It is often a stressful time for both the Lessee and the Lessor
at the expiration of a lease. The Lessee may be unsure as to where
and when they are going to find another property to lease. The
Lessor might be relying on the current tenant financially and be
concerned as to when they will be able to find someone to fill this
space. It can be confusing to both the Lessee and the Lessor as to
what rights each party has, and the best way to handle this
situation is to be prepared.
If you are a Lessee, there is no obligation to stay on at the
end of your lease. However, if you decide you do want to stay, you
have a few options:
With the Lessor's approval you may remain in the premises
on a monthly holding over basis.
You can possibly negotiate a new lease with the Lessor.
If the original lease contained an option for renewal for a
further term, the Lessee may consider resigning their lease within
the nominated period of the existing lease. If you don't know
when this is, check with your real estate! It is usually somewhere
between three to six months prior to the expiration of your
As a Lessee, if you decide to exercise the option to renew, the
terms of the lease, including the renewed rental, will be
determined according to the terms already agreed in the
existing lease. This is important, because once this
option is exercised, the Lessee cannot back out of the renewed term
because they do not agree with the rent that the Lessor is charging
or the lease period they have nominated.
You need to be prepared if you are going to choose to exercise
this option. An option clause typically sets out a time frame that
you have to make a decision, what sort of notice you need to give
and also requires you not to be in default at the end of the lease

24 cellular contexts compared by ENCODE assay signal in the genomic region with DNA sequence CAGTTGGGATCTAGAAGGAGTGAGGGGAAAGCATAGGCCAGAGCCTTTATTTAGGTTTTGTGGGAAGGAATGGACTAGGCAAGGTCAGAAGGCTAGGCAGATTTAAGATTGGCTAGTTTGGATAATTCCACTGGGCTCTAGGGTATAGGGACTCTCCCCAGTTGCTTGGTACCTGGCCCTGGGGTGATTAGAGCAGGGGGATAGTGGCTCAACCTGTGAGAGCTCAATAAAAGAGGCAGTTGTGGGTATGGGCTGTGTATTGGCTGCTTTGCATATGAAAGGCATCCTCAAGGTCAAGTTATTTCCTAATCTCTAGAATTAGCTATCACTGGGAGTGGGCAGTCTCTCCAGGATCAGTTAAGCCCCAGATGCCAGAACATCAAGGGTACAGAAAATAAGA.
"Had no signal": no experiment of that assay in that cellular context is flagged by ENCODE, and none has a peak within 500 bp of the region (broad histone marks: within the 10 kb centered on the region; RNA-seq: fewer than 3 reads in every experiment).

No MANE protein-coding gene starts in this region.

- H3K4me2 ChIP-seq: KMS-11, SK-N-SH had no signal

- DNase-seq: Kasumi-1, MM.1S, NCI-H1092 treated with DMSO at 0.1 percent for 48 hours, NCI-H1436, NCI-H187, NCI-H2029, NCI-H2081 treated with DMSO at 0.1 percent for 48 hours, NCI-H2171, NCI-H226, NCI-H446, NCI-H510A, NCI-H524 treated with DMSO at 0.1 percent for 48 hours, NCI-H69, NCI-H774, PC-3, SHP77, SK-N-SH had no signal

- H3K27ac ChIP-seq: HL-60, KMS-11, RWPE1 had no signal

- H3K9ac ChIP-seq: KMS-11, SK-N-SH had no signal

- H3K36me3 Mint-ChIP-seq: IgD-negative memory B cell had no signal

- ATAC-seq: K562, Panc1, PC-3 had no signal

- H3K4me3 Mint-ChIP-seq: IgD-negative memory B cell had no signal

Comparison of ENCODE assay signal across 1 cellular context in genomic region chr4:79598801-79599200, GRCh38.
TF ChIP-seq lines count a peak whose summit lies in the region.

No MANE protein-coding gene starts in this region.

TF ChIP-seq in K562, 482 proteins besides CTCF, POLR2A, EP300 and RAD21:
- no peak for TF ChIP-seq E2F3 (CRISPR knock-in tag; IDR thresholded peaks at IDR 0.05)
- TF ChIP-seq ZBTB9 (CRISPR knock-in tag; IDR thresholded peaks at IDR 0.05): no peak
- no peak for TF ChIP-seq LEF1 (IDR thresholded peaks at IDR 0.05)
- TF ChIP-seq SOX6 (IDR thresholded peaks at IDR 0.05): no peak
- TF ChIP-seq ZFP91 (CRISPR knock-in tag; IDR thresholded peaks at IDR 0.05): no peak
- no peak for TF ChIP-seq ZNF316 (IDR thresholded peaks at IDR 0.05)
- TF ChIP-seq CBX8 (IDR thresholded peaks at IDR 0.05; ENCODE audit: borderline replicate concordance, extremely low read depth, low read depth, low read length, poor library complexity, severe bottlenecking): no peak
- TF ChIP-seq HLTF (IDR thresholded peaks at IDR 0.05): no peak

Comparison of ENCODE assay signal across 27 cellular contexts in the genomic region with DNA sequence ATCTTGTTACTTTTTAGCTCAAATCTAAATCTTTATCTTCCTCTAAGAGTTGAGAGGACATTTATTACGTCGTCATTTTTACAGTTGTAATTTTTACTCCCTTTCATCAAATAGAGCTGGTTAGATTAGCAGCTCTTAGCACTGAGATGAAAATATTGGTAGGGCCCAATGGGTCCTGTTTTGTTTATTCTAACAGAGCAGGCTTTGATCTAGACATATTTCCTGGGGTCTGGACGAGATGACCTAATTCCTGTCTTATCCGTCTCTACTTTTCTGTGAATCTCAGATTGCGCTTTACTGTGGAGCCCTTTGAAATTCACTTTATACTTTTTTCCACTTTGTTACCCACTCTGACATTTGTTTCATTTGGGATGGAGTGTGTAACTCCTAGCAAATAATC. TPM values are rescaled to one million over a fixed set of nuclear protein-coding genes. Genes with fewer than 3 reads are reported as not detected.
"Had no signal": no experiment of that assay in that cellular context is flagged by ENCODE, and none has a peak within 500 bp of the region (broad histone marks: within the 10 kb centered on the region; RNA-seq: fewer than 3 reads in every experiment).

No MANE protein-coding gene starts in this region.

or when making this decision.
So what happens if there is no option to renew the lease?
In a retail lease it is the Lessor's responsibility to
advise the tenants, not less than six months and not more than 12
months prior to expiration of the Lease where the term exceeds 12
months, as to whether they will be offered a renewal or extension
of the lease to the Lessee. If the Lessor fails to provide this
notice, in certain circumstances, the term of the lease can be
What if a Lessee has breached their lease? Can it still be
A Lessee can exercise an option for renewal even if there has
been a breach of the lease in circumstances where s.133E of the
Conveyancing Act 1919 applies. On the other hand, if the Lessor
wants to rely on the breach to prevent the exercise of the option,
then the Lessor must give the Lessee a prescribed notice within 14
days after the option is exercised.
Whether you are a Lessee exercising your option for renewal, or
a Lessor who has received a notice from a Lessee to renew, it is
important to obtain legal advice - particularly in instances where
s 133E of the Conveyancing Act 1919 may apply or correct notice has
not been given.
The content of this article is intended to provide a general
guide to the subject matter. Specialist advice should be sought
about your specific circumstances.
To print this article, all you need is to be registered on Mondaq.com.
Click to Login as an existing user or Register so you can print this article.
The article discusses the legislative requirements and then provides some comments on common mistakes made by caveators.
Some comments from our readers… “The articles are extremely timely and highly applicable” “I often find critical information not available elsewhere” “As in-house counsel, Mondaq’s service is of great value”
Register for Access and our Free Biweekly Alert for
This service is completely free. Access 250,000 archived articles from 100+ countries and get a personalised email twice a week covering developments (and yes, our lawyers like to think you’ve read our Disclaimer).